High oil prices hurting consumers, to dent fuel demand — IEA chief

The rise of electric vehicles is expected to result in peak demand for products like diesel and gasoline within coming years. (Reuters)
Updated 30 October 2018
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High oil prices hurting consumers, to dent fuel demand — IEA chief

  • India and Indonesia have been hit hard this year by rising crude oil prices
  • The rise of electric vehicles is expected to result in peak demand for products like diesel and gasoline within coming years

SINGAPORE: High oil prices are hurting consumers and could also have adverse implications for producers, the executive director of the International Energy Agency (IEA) said on Tuesday.
Major emerging Asian economies such as India and Indonesia have been hit hard this year by rising crude oil prices, which despite falls this month are up by around 15 percent since the start of 2018.
Fuel import costs have been pushed up further by a slide in emerging market currencies against the dollar, denting growth and even triggering protests and government fuel price controls in India.
“Many countries’ current account deficits have been affected by high oil prices,” IEA chief Fatih Birol said at an energy conference in Singapore.
“There are two downward pressures on global oil demand growth. One is high oil prices, and in many countries, they’re directly related to consumer prices. The second one is global economic growth momentum slowing down.”
The effect of high oil prices will be compounded in Southeast Asia as demand is rising fast but production is falling, resulting in the region becoming a net importer of oil, gas and coal, Birol said.
Despite the possibility of a slowdown, Birol said the general outlook for fuel consumption was for continued growth.
While the rise of electric vehicles is expected to result in peak demand for products like diesel and gasoline within coming years, a consumption boom in products such as plastic as well as fuel demand growth from aviation have triggered large-scale refinery investment into petrochemical products and high-quality products like jet fuel.
“Global oil demand will continue to grow even amid the rise of electric vehicles as they are governed by petrochemicals, aviation, among others,” he said.


US intelligence says Huawei funded by Chinese state security: report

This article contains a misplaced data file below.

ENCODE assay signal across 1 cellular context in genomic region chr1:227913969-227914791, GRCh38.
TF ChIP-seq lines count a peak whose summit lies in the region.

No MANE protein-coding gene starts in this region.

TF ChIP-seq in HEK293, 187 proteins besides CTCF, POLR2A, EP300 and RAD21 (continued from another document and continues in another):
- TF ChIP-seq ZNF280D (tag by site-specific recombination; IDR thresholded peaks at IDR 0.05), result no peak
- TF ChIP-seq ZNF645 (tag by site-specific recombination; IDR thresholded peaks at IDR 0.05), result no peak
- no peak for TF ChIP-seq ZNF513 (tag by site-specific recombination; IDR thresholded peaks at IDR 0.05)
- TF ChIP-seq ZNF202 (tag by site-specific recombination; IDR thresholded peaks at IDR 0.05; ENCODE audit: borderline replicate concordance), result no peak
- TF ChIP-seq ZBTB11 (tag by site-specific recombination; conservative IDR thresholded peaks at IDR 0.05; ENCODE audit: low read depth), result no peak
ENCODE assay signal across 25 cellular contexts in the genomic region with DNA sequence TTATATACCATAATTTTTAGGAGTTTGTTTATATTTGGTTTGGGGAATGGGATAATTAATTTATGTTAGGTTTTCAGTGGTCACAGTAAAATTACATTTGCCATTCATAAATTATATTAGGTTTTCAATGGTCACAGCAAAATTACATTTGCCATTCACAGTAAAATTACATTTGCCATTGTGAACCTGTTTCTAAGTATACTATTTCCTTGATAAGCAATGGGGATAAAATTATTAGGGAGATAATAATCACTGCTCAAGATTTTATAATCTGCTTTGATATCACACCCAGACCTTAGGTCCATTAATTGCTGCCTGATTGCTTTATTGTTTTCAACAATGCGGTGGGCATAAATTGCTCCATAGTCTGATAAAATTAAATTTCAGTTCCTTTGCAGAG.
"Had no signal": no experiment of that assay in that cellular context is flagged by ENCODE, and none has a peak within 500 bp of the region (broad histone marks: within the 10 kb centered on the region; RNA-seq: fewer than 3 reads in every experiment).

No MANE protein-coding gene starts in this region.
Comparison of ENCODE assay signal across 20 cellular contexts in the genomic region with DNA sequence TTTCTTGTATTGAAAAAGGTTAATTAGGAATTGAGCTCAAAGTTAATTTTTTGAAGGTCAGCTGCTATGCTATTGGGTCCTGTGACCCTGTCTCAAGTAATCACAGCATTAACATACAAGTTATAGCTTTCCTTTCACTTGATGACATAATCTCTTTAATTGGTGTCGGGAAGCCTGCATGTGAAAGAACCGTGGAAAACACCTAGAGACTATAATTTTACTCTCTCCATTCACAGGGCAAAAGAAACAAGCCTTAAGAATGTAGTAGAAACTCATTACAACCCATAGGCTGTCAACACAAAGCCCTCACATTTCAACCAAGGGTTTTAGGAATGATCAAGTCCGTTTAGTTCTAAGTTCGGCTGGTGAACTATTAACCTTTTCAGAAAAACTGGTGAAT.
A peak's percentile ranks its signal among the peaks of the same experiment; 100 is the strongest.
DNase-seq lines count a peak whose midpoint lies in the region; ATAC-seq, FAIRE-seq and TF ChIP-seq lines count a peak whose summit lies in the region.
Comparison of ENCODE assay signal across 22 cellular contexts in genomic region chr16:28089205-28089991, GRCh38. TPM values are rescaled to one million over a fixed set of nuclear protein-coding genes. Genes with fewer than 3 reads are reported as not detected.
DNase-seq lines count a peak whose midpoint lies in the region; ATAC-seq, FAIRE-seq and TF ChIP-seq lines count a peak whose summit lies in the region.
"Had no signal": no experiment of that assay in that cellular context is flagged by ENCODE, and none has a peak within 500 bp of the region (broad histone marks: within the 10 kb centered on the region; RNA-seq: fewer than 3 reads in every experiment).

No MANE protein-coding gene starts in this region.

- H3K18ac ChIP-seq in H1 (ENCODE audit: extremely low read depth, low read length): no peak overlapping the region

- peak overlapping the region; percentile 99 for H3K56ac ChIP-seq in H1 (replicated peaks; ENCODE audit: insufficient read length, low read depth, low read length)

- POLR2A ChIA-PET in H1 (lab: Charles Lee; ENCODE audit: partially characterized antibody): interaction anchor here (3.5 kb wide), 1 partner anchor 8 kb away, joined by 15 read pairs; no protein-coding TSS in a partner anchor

Updated 5 min 43 sec ago
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US intelligence says Huawei funded by Chinese state security: report

  • The accusation comes at a time of trade tensions between Washington and Beijing
  • Huawei dismissed the allegations

US intelligence has accused Huawei Technologies of being funded by Chinese state security, The Times said on Saturday, adding to the list of allegations faced by the Chinese technology company in the West.
The CIA accused Huawei of receiving funding from China’s National Security Commission, the People’s Liberation Army and a third branch of the Chinese state intelligence network, the British newspaper reported, citing a source.
Earlier this year, US intelligence shared its claims with other members of the Five Eyes intelligence-sharing group, which includes Britain, Australia, Canada and New Zealand, according to the report.
Huawei dismissed the allegations in a statement cited by the newspaper.
“Huawei does not comment on unsubstantiated allegations backed up by zero evidence from anonymous sources,” a Huawei representative told The Times.
The company, the CIA and Chinese state security agencies did not respond immediately to requests for comment.
The accusation comes at a time of trade tensions between Washington and Beijing and amid concerns in the United States that Huawei’s equipment could be used for espionage. The company has said the concerns are unfounded.
Authorities in the United States are probing Huawei for alleged sanctions violations.
Meng Wanzhou, Huawei’s chief financial officer and daughter of its founder, Ren Zhengfei, was arrested in Canada in December at the request of the United States on charges of bank and wire fraud in violation of US sanctions against Iran.
She denies wrongdoing and her father has previously said the arrest was “politically motivated.”
Amid such charges, top educational institutions in the West have recently severed ties with Huawei to avoid losing federal funding.
Another Chinese technology company, ZTE Corp. , has also been at the center of similar controversies in the United States.
US sanctions forced ZTE to stop most business between April and July last year after Commerce Department officials said it broke a pact and was caught illegally shipping US-origin goods to Iran and North Korea. The sanctions were lifted after ZTE paid $1.4 billion in penalties.
Reuters reported earlier this week that the United States will push its allies at a meeting in Prague next month to adopt shared security and policy measures that will make it more difficult for Huawei to dominate 5G telecommunications networks.